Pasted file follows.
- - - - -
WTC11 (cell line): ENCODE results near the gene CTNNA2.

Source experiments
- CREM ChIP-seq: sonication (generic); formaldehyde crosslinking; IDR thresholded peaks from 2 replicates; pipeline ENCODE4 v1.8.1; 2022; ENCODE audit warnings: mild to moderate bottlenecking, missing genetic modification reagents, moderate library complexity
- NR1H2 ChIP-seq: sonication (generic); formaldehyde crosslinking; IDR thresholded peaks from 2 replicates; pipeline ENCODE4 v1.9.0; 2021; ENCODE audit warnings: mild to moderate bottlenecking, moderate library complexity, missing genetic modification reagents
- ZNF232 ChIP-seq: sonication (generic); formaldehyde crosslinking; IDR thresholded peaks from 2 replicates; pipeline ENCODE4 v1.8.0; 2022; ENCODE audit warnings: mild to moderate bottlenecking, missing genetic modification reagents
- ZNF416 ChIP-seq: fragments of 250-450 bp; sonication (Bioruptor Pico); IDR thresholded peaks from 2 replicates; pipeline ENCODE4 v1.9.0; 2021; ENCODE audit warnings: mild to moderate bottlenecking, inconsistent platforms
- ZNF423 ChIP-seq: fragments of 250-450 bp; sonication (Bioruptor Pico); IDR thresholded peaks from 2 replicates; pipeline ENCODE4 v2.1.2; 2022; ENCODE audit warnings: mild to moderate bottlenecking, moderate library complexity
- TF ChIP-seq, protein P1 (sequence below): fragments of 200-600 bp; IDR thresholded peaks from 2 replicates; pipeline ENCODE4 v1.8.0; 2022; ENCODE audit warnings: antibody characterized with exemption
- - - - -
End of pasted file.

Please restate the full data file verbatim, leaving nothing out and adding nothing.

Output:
WTC11 (cell line): ENCODE results near the gene CTNNA2.

Source experiments
- CREM ChIP-seq: sonication (generic); formaldehyde crosslinking; IDR thresholded peaks from 2 replicates; pipeline ENCODE4 v1.8.1; 2022; ENCODE audit warnings: mild to moderate bottlenecking, missing genetic modification reagents, moderate library complexity
- NR1H2 ChIP-seq: sonication (generic); formaldehyde crosslinking; IDR thresholded peaks from 2 replicates; pipeline ENCODE4 v1.9.0; 2021; ENCODE audit warnings: mild to moderate bottlenecking, moderate library complexity, missing genetic modification reagents
- ZNF232 ChIP-seq: sonication (generic); formaldehyde crosslinking; IDR thresholded peaks from 2 replicates; pipeline ENCODE4 v1.8.0; 2022; ENCODE audit warnings: mild to moderate bottlenecking, missing genetic modification reagents
- ZNF416 ChIP-seq: fragments of 250-450 bp; sonication (Bioruptor Pico); IDR thresholded peaks from 2 replicates; pipeline ENCODE4 v1.9.0; 2021; ENCODE audit warnings: mild to moderate bottlenecking, inconsistent platforms
- ZNF423 ChIP-seq: fragments of 250-450 bp; sonication (Bioruptor Pico); IDR thresholded peaks from 2 replicates; pipeline ENCODE4 v2.1.2; 2022; ENCODE audit warnings: mild to moderate bottlenecking, moderate library complexity
- TF ChIP-seq, protein P1 (sequence below): fragments of 200-600 bp; IDR thresholded peaks from 2 replicates; pipeline ENCODE4 v1.8.0; 2022; ENCODE audit warnings: antibody characterized with exemption